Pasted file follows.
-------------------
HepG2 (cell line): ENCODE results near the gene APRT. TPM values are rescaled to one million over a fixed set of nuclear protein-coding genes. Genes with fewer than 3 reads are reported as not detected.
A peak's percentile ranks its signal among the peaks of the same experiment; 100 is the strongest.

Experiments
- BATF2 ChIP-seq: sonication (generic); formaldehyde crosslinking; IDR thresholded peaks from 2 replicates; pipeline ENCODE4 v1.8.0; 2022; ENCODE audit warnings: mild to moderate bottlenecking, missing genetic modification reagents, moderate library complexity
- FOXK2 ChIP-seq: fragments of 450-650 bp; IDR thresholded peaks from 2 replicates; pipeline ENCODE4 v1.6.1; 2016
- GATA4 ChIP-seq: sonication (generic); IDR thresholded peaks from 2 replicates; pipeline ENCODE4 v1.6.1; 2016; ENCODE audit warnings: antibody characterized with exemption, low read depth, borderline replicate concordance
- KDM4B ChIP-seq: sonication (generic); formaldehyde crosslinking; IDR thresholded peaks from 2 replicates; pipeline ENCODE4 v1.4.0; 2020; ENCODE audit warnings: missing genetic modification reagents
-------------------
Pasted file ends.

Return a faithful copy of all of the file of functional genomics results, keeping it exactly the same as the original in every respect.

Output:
HepG2 (cell line): ENCODE results near the gene APRT. TPM values are rescaled to one million over a fixed set of nuclear protein-coding genes. Genes with fewer than 3 reads are reported as not detected.
A peak's percentile ranks its signal among the peaks of the same experiment; 100 is the strongest.

Experiments
- BATF2 ChIP-seq: sonication (generic); formaldehyde crosslinking; IDR thresholded peaks from 2 replicates; pipeline ENCODE4 v1.8.0; 2022; ENCODE audit warnings: mild to moderate bottlenecking, missing genetic modification reagents, moderate library complexity
- FOXK2 ChIP-seq: fragments of 450-650 bp; IDR thresholded peaks from 2 replicates; pipeline ENCODE4 v1.6.1; 2016
- GATA4 ChIP-seq: sonication (generic); IDR thresholded peaks from 2 replicates; pipeline ENCODE4 v1.6.1; 2016; ENCODE audit warnings: antibody characterized with exemption, low read depth, borderline replicate concordance
- KDM4B ChIP-seq: sonication (generic); formaldehyde crosslinking; IDR thresholded peaks from 2 replicates; pipeline ENCODE4 v1.4.0; 2020; ENCODE audit warnings: missing genetic modification reagents